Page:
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The Mysterious Leadings Of Providence.





The following incidents are contributed to the book by a prominent
clergyman:

"A period, ever memorable in the life of the writer, occurred in the
Autumn of 1832, while attending a protracted meeting of more than
ordinary interest and power, held under the auspices of the Baptist
church in the city of Schenectady, under the then pastoral charge of
Rev. Abraham D. Gillette, this being his first settlement. It was in one
of the meetings that the Holy Spirit impressed my mind of its sinfulness
and the need of a Savior, not only to cleanse my soul of sin and sinful
stains, but to save me. These impressions caused me to humble myself at
the feet of sovereign mercy; and in the midst of my pleadings, God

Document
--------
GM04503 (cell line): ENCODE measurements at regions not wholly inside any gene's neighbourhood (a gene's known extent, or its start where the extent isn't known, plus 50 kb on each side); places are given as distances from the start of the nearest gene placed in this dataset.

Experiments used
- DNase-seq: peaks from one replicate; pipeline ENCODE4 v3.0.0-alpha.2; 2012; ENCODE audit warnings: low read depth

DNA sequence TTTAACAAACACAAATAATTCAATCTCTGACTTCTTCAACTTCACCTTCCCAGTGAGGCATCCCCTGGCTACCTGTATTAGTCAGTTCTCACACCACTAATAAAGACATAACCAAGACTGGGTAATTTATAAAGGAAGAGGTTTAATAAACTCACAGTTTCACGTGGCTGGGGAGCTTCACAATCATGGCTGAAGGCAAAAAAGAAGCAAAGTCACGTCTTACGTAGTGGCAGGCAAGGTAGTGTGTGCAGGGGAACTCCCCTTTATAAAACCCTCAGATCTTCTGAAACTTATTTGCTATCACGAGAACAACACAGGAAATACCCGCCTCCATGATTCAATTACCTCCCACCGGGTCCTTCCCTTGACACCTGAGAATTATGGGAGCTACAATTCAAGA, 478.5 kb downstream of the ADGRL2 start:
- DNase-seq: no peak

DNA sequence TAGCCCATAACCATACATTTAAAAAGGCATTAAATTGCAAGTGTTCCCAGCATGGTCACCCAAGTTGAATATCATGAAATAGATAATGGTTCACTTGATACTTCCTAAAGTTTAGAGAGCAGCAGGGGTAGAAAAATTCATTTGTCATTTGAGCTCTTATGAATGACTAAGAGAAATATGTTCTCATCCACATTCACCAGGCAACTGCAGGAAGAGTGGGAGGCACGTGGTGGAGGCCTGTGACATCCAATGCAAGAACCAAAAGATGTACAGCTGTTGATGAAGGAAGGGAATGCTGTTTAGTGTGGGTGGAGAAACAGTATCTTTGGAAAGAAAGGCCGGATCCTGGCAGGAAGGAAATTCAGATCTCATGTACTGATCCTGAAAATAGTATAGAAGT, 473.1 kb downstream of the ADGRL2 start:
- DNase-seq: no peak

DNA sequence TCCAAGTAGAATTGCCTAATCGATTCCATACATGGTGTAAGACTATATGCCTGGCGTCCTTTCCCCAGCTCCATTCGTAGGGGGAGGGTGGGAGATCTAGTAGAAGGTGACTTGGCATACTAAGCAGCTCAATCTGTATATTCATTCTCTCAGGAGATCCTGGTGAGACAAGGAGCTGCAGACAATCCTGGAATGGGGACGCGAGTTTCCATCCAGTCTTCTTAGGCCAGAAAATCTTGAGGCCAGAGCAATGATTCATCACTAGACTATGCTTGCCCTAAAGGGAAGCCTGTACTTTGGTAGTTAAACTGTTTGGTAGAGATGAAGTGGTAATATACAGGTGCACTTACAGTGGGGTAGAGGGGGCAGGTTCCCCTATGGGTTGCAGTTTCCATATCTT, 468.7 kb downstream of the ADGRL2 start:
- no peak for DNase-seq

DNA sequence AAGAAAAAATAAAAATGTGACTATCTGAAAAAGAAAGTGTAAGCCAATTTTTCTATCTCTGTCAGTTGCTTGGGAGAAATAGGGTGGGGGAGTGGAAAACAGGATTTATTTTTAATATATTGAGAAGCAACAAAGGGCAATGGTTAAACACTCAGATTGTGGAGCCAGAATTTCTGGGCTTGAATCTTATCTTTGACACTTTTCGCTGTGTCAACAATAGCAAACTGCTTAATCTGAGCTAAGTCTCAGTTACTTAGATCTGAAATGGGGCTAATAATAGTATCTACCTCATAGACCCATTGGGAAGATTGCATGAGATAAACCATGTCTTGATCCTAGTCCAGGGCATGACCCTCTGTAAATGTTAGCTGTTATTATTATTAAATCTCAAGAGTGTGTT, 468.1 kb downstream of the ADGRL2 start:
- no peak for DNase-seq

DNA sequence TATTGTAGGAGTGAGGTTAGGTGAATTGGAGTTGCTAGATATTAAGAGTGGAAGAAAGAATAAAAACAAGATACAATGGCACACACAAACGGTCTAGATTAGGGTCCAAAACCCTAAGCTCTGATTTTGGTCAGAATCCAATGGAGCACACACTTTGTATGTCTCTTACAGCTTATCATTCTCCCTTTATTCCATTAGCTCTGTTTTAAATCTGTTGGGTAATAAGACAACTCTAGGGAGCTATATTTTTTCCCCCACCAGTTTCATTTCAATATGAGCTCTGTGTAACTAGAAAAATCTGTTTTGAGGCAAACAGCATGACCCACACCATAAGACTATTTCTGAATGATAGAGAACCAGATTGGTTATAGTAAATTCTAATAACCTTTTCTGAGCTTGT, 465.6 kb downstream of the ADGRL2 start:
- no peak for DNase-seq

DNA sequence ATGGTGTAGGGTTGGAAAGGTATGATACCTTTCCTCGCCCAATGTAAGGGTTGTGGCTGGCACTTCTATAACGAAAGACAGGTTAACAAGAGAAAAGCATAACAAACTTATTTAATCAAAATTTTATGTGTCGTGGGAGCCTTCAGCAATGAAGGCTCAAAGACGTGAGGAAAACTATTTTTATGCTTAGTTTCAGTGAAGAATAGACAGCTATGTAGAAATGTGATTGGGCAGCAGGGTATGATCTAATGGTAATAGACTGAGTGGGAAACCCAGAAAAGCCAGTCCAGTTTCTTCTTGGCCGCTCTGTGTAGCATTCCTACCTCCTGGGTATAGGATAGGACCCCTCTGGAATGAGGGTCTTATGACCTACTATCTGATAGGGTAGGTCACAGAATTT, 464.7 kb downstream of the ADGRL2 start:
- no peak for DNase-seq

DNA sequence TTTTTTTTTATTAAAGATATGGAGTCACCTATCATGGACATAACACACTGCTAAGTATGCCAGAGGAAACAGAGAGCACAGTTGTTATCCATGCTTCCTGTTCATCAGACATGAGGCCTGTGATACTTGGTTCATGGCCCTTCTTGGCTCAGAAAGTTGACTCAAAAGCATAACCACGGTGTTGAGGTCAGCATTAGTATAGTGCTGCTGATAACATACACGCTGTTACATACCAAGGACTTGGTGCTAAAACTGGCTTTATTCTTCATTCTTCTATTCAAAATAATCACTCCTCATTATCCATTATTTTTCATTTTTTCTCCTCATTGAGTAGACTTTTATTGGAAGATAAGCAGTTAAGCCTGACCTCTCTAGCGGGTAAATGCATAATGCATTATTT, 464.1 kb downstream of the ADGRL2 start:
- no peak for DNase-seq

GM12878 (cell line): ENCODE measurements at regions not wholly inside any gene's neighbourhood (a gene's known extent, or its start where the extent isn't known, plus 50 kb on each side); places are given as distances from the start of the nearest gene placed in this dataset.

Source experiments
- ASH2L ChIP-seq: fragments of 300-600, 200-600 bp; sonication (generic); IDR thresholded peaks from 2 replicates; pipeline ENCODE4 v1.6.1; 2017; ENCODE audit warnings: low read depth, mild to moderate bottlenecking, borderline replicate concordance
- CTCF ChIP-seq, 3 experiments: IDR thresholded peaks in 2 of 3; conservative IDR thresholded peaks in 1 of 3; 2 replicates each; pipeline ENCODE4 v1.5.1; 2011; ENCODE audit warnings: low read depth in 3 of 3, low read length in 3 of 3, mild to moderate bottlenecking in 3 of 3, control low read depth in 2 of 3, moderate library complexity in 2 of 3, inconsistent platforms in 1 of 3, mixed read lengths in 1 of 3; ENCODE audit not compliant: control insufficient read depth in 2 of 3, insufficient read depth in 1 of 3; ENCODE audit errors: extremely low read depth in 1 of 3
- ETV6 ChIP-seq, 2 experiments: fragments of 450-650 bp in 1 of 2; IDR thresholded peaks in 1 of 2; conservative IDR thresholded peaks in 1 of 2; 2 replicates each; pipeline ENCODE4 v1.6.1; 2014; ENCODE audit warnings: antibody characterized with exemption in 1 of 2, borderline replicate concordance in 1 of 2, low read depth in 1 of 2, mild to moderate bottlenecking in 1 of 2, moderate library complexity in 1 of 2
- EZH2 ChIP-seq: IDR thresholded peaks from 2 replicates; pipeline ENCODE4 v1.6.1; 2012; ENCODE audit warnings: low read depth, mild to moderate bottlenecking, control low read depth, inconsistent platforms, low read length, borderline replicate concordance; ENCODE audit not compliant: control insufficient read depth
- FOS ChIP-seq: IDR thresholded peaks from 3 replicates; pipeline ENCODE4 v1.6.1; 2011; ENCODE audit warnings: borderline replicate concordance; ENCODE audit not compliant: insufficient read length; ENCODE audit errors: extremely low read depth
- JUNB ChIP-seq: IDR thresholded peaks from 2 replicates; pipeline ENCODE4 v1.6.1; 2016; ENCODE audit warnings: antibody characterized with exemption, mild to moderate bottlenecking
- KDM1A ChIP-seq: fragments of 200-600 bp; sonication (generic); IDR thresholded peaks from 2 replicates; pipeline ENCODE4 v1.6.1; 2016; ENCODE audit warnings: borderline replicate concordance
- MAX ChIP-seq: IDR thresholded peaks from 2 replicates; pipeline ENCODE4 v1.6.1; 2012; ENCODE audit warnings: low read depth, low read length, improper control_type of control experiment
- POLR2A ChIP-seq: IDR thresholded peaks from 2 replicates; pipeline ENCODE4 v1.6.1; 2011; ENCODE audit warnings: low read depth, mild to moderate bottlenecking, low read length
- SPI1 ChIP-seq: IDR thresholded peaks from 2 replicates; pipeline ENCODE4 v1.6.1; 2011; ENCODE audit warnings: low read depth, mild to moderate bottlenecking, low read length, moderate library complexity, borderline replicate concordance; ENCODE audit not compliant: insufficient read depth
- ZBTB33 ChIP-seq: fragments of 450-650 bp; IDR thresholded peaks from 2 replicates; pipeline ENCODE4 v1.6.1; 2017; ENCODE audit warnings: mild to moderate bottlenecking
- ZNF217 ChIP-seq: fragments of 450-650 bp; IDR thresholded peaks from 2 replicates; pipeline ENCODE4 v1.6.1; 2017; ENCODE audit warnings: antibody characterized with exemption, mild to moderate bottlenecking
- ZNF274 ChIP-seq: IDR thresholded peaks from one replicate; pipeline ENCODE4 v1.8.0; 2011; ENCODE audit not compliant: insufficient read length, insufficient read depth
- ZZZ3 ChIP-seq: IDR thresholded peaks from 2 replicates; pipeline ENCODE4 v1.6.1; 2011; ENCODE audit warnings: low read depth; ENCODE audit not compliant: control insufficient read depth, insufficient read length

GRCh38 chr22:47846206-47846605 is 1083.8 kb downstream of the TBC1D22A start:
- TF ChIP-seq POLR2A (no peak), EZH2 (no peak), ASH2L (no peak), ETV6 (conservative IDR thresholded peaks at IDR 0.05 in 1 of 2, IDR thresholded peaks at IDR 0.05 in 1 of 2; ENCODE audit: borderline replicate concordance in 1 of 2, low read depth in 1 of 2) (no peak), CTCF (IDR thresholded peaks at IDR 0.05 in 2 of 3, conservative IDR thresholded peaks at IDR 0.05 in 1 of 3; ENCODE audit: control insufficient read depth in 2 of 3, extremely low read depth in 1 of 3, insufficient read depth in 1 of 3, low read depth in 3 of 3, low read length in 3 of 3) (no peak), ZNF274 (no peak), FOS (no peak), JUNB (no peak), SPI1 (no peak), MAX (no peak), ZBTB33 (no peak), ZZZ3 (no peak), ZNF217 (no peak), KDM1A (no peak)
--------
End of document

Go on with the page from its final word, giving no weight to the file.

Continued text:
answered my prayer, and opened to me new views, views of the heavenly
kingdom, which so electrified my soul, that with a full heart I could
say, 'Blessed be the Lord who has shown me marvelous works in this
lonely place beneath the star-lit sky.'

"This great change was, and is, to me the most wonderful interposition
of God in my behalf in answer to prayer. This answer to prayer the
promised result of faith in Him."

"Again, in the year 1836, the writer in the year mentioned was employed
by a transportation company, in the city of Troy, in the character of an
employee having direction of a portion of the business of the company
which brought me into close relation with the many boatmen connected